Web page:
World War I Letters of Forrest W. Bassett: August 28-September 3, 1917
In honor of the centennial of World War I, we’re going to follow the experiences of one American soldier: nineteen-year-old Forrest W. Bassett, whose letters are held in Spencer’s Kansas Collection. Each Monday we’ll post a new entry, which will feature Bassett’s letters to thirteen-year-old Ava Marie Shaw from that following week, one hundred years after he wrote them.
Forrest W. Bassett was born in Beloit, Wisconsin, on December 21, 1897 to Daniel F. and Ida V. Bassett. On July 20, 1917 he was sworn into military service at Jefferson Barracks near St. Louis, Missouri. Soon after, he was transferred to Fort Leavenworth, Kansas, for training as a radio operator in Company A of the U. S. Signal Corps’ 6th Field Battalion.
Ava Marie Shaw was born in Chicago, Illinois, on October 12, 1903 to Robert and Esther Shaw. Both of Marie’s parents – and her three older siblings – were born in Wisconsin. By 1910 the family was living in Woodstock, Illinois, northwest of Chicago. By 1917 they were in Beloit.
Frequently mentioned in the letters are Forrest’s older half-sister Blanche Treadway (born 1883), who had married Arthur Poquette in 1904, and Marie’s older sister Ethel (born 1896).
Highlights from this week’s letters include Forrest’s description of various bugle calls (“the one that sounds best is ‘taps’…the ‘soup & beans’ call sounds good, too”), his possible transfer to the “photo section” (“they are simply waiting to get enough men to ship together”), his request for more letters (“I am mighty glad you do like to write because you can’t do it often enough to suit me”) and fudge (“but don’t put any nut meats in it”) from Marie, and his description of watching some “real war motion pictures in the college Riding Hall.”
Take any music you want
Wed. Aug. 29, 1917
I am waiting to be surprised with your “bright idea.” Let ‘er shoot. Some fancy dress and ribbon, I’d say. If you had one of these bugles tooting in your ear every morning at 5:15 you wouldn’t need Andy to pull you out. A large megaphone is set up on a post and a bugler puts his music box up to the mouthpiece of this horn and sounds the different calls. The one that sounds best is “taps” at
9:45 10:00 P.M. First one bugle away over the hill will sound then a nearer one, then one still nearer. Finally the bugles in back of our barracks will blow. The “soup & beans” call sounds good, too, in a different way. This morning we had the usual hour of foot drill, an hour of heliograph practise, an hour of wireless, and an hour and a half of grooming horses. The heliograph consists of mirrors and shutters mounted on two tripods. The shutter is opened and closed by a key and makes the dots and dashes in the telegraph code. The mirrors reflect the rays of sunlight to the distant station thru the shutter when it is operated by the key. Under favorable conditions it is possible to send a message 120 miles at the rate of 8 words per minute (40 letters). We have been having it pretty soft this week in the afternoons. We go to the corral, get our horses and feed them on the grass by the roadside in the woods. We have over 100 horses for our company and it keeps us busy watching them. I like to “monkey” with these horses; they are beginning to show the results of a good care and feed, too.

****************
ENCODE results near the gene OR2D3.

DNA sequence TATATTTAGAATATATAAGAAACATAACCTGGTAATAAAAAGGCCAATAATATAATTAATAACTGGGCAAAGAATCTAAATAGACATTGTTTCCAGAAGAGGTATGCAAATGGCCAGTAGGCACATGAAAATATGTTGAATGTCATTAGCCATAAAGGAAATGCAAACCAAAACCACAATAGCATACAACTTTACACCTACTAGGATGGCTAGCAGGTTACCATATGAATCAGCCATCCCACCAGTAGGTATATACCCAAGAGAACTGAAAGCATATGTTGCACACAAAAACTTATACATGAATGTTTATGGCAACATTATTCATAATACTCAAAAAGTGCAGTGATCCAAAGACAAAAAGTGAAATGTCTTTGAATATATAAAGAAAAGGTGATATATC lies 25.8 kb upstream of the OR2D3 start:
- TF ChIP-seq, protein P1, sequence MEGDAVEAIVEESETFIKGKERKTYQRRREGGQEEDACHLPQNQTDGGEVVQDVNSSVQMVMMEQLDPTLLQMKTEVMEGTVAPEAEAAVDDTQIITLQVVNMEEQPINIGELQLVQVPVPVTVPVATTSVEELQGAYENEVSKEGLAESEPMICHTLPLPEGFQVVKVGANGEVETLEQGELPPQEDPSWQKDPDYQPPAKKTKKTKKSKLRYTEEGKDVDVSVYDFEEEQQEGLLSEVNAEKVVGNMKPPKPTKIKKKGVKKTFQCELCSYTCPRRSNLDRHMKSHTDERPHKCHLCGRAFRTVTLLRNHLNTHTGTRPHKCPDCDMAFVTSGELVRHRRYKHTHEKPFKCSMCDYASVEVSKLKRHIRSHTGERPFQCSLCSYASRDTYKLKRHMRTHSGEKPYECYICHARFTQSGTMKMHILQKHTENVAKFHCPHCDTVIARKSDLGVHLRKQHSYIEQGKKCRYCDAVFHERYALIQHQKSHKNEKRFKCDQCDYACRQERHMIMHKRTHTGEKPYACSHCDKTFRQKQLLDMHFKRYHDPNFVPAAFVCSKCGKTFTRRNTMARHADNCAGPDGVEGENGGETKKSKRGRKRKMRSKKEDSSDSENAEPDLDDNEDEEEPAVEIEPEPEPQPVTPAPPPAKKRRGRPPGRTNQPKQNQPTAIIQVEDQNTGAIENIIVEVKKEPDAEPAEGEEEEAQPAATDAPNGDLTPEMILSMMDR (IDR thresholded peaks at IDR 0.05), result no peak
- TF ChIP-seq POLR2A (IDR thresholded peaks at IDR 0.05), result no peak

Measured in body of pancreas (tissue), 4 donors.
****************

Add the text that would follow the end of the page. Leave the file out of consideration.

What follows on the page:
I was talking to Sergeant Williams today and he said I could feel sure that I will be transferred to the photo section pretty soon. You see they are simply waiting to get enough men to ship together and meanwhile they give us the regular signal training as photography is a branch of the Signal Corps, the same as a telephone, telegraph, radio, and visual signaling, you see the Signal Corps is the information dept. of the Army and the photographer gives his information in the form of maps and record photographs. Well this will have to be enough. I wish I knew if I could plan to come to Beloit for a day. You can bet Lyle and Ethel would have nothing on us. I can’t help but think of all the good times we had.
Friday Aug. 31, 1917
You said that you love me more every time you think of me, so I’m going to try my best to keep myself in your thoughts. I am mighty glad you do like to write because you can’t do it often enough to suit me. The very most you can do for me is to write the some helpful and inspiring letters. I would like some of your fudge just as often as you want to make it. But don’t put any nut meats in it. You sure are one mighty good girlie to do these things for me. I wish we could eat a dish of fudges together – you know how. Do you remember what a day we had the 4th of July? I am not going to try to come home, I guess. Last night we saw some real war motion pictures in the college Riding Hall. We saw a Zepplin raid over London and saw one machine set on fire by an anti-aircraft gun. The pictures were of all the warning nations and were interesting. I have only seen two motion picture shows since I came here and they were at Leavenworth City. They have free motion pictures here three times a week but I haven’t seen any yet. I know that I liked the shows in Beloit just because they were a good excuse to be with one mighty sweet and lovable little girl. This evening Sergeant Baber played “Flower Song” three times in succession. I went over to the machine to listen and told him that I knew a girl at home that played the piece on the piano, with the phonograph. He looked up and said “Same here, by gosh,” and the look in his eyes told that he was thinking of Her too.
But there is not a single one lucky enough to have a girl like You to think about. Make that photographer get those pictures out “doubletime” as we say in drill. I wrote to Mother to send my film tank so you make get some “snaps” of me sometime. I did the transmitting on the field buzzer today for the class of “ham operators,” of which yours truly is one. Well I must quit.
Public Services Student Assistant